“This call may be recorded for quality and training purposes.”
If you work in the contact center industry, you know what this means. Calls are recorded and stored for a number of reasons, including playing back to agents as examples of best (and worst) practices. They’re also used to evaluate an agent’s performance for raises and promotions. They may be recorded and stored because federal law demands it, in the case of financial services and healthcare. Or the recordings may be run through an analytics solution in order to gain intelligence from a critical mass of calls (such as, “Is our new marketing campaign working?” or, “Which competitor are we losing customers to?”).
But what does the fact that contact centers record calls mean to you as a customer? We all hope that particularly bad calls are being used by the company later for quality control purposes or to fire a really bad agent. But if we have a dispute with a company, do we have a right to listen to that call and vindicate ourselves?
A recent story on South Africa’s Cape Times recounts the effort of a blogger to have an authorized debit card charge refunded to a household worker. The worker received a call from an individual who had personal information about her. A week later, a charge showed up in her account. The worker said she never authorized the charge. The blogger placed a call to the company that debited the woman’s account.
“I called the number and was put through to a woman who gave her name as ‘Cathy.’ I identified myself as [the individual’s] employer and said she denied agreeing to a debit order or supplying her bank details for this purpose, suggesting that the call recording be retrieved,” wrote the blogger. “Cathy put me on hold for a few minutes while she appeared to listen to the recorded call, and then came back to me to insist that everything was above board.”
When pressed further, the company backtracked and refunded the money, claiming that the call had been in another language (Zulu) and that “Cathy” hadn’t really been able to understand it. The individual agent who had made the call and placed the debit charge was blamed, and the company claimed that person had been dismissed. When asked how the company got the worker’s personal details, the company blamed rogue agents who “come in with their own data.”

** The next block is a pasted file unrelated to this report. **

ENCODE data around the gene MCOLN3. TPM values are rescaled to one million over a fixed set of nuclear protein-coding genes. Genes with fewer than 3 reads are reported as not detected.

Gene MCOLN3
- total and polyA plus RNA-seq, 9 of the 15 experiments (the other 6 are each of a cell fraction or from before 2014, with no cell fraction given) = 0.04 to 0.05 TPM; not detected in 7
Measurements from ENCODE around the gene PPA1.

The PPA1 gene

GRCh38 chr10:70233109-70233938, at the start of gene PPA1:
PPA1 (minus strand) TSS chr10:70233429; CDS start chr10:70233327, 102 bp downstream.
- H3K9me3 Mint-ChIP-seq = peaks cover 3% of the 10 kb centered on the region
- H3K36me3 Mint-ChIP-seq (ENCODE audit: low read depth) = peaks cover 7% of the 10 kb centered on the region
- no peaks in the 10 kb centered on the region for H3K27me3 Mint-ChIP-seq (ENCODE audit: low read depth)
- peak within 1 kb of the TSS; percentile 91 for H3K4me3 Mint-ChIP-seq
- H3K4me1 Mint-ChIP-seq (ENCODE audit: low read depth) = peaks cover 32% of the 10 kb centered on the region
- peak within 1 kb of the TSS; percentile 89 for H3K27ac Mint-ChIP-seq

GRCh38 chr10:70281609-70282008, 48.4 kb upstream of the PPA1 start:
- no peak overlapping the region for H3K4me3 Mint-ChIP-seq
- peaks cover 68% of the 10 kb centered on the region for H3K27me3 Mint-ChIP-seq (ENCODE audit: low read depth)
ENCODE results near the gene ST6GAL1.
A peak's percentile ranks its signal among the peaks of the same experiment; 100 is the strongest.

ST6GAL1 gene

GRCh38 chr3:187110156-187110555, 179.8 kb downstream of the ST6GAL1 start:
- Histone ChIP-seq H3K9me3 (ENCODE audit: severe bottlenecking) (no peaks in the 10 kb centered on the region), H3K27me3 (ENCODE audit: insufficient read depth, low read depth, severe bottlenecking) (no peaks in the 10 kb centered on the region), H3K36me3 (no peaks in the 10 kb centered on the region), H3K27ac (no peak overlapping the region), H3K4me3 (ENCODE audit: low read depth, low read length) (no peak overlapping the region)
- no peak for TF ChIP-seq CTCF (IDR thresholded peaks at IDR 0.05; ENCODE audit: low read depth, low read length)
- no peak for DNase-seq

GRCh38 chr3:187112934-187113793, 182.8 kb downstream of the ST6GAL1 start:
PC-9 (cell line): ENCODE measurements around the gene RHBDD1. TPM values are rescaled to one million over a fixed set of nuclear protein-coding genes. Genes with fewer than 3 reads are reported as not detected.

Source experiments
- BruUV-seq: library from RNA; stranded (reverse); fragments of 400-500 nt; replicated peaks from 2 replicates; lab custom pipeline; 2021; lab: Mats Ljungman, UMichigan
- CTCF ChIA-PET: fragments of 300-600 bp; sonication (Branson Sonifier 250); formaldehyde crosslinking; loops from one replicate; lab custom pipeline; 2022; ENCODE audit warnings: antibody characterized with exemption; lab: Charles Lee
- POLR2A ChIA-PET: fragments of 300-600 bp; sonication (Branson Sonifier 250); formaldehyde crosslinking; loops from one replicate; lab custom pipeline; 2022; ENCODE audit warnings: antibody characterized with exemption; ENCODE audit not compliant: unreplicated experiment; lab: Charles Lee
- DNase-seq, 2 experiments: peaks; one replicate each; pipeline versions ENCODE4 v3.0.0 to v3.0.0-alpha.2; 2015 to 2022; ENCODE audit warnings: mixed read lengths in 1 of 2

This raises a number of interesting questions, but one of the most pertinent is, “Do consumers have a right to demand to listen to calls recorded by contact centers? Unfortunately, according to the Consumerists’ Ben Popken, those calls really aren’t for you.
“We did some checking with various lawyers and regulatory bodies and found that there’s only two instances in which you can get a company to fork up a copy of a customer service call,” wrote Popken. “If you’re a victim of identity theft, under the Fair Credit Reporting Act you can get a copy of a call the fraudster made in which they conducted a transaction using your information. This is provided that the call was recorded and a copy of the recording was saved. The other situation would be as part of discovery in a lawsuit, but neither scenario means you can just call up and get them to fork it over.”
Alas, the companies really do mean that the calls are being recorded for internal purposes. There’s nothing to prevent them from sharing a recording with you if you ask – and chances are good they won’t share the recording if it turns out they are at fault, unless they are company with a great deal of integrity – but there’s nothing to compel them to do so, either.
Of course, depending on which state you’re in, you may have a right to record your own calls with companies, particularly if you inform agents in advance that you are doing so. These recordings may not hold up in court, but they can certainly help settle disputes. Just be certain you’re operating within state and federal call recording laws.
Edited by Alisen Downey